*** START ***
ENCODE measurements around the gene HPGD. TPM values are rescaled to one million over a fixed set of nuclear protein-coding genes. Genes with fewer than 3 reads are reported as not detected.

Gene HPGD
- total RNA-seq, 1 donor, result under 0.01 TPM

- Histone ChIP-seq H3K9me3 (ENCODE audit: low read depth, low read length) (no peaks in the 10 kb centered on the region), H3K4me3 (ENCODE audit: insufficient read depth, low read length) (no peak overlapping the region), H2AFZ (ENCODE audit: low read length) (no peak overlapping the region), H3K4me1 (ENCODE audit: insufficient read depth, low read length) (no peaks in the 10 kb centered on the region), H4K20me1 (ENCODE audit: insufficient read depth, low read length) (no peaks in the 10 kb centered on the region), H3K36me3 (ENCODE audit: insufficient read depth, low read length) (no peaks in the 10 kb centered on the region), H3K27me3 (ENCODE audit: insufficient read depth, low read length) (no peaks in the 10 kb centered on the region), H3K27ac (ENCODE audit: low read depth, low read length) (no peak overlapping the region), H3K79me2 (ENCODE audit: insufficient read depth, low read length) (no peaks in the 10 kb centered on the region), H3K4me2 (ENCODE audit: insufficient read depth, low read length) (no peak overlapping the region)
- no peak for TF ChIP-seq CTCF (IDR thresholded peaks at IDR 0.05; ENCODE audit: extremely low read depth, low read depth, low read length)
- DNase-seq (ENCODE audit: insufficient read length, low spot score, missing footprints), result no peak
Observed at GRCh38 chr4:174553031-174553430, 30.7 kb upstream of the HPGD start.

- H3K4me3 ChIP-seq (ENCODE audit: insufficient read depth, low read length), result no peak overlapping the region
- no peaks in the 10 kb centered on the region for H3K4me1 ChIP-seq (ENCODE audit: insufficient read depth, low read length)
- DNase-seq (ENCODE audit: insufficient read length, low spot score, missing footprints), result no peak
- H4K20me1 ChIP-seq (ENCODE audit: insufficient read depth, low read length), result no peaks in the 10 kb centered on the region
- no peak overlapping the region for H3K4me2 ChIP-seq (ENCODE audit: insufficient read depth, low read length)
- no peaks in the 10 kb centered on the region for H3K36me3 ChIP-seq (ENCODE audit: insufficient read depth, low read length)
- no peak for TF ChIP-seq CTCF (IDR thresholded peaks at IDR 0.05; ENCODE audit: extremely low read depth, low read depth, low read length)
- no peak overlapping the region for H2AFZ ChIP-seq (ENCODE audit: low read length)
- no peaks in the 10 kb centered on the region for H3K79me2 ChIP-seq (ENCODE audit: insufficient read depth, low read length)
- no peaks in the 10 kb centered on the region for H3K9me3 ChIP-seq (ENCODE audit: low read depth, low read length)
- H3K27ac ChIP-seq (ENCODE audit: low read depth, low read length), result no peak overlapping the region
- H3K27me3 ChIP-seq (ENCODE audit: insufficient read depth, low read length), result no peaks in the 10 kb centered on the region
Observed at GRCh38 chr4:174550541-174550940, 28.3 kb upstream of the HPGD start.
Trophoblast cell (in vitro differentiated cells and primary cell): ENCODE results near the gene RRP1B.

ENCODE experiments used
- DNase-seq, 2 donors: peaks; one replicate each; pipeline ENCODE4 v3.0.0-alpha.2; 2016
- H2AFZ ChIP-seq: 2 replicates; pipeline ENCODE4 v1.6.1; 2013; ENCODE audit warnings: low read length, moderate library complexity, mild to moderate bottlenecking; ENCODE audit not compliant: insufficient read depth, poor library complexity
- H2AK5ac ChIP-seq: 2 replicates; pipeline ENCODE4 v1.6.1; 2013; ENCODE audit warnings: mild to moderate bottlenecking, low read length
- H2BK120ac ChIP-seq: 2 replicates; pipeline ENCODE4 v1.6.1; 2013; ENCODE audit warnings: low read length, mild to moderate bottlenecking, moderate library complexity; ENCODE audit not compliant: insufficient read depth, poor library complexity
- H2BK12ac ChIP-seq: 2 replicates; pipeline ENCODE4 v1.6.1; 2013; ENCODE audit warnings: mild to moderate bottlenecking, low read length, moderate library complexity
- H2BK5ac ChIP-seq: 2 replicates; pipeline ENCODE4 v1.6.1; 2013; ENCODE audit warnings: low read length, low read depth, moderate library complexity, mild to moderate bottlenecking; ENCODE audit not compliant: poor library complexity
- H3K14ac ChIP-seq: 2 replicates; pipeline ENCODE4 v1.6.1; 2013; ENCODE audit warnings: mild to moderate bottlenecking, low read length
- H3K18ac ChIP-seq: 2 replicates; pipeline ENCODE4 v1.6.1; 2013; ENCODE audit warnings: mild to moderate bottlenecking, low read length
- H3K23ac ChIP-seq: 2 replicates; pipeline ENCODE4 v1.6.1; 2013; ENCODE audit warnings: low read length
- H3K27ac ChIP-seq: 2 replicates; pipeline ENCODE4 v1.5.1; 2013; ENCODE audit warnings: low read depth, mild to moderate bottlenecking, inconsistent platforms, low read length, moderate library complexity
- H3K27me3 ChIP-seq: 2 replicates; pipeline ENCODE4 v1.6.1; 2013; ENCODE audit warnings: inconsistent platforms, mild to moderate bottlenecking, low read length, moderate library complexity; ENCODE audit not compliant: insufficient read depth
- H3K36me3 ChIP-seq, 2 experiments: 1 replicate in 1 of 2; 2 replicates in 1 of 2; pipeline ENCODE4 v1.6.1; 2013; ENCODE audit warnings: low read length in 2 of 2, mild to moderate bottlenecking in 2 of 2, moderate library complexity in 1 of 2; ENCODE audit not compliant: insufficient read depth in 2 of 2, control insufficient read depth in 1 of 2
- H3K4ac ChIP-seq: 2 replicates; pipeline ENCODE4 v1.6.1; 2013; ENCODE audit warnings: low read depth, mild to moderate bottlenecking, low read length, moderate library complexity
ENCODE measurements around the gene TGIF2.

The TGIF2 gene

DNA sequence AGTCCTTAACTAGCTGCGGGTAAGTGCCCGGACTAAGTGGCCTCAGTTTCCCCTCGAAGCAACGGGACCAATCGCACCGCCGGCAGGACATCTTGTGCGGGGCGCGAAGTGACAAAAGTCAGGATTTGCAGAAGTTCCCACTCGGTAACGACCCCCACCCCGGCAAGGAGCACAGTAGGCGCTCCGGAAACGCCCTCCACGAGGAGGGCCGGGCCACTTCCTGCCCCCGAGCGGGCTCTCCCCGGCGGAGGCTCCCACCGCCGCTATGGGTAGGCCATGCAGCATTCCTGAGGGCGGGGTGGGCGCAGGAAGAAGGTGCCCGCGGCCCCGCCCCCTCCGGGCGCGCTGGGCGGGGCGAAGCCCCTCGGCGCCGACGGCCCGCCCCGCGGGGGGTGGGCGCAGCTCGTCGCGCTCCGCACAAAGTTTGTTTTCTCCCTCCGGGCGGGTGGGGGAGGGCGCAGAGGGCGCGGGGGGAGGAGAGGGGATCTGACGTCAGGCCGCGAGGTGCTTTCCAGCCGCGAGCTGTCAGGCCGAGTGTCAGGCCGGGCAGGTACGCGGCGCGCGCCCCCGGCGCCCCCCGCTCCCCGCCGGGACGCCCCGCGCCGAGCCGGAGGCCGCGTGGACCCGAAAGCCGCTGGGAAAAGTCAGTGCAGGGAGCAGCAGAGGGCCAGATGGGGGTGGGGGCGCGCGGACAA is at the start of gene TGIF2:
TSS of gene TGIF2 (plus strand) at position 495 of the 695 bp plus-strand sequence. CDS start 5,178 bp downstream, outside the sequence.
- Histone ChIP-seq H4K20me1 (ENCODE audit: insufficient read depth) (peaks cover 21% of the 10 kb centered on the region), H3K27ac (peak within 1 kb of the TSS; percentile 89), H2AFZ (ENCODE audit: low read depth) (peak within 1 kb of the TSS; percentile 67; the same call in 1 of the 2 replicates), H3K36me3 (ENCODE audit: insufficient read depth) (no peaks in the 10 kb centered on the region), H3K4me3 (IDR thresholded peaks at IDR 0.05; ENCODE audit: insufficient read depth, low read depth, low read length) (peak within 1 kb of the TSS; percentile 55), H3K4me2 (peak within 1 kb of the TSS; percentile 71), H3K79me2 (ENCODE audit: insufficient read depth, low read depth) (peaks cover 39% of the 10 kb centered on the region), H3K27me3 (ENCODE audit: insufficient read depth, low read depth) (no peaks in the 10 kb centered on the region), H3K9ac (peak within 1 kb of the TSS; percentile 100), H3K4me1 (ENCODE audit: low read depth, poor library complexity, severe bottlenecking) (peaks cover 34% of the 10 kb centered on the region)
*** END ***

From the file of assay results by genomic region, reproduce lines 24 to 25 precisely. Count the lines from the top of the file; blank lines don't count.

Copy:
- H2AFZ ChIP-seq: 2 replicates; pipeline ENCODE4 v1.6.1; 2013; ENCODE audit warnings: low read length, moderate library complexity, mild to moderate bottlenecking; ENCODE audit not compliant: insufficient read depth, poor library complexity
- H2AK5ac ChIP-seq: 2 replicates; pipeline ENCODE4 v1.6.1; 2013; ENCODE audit warnings: mild to moderate bottlenecking, low read length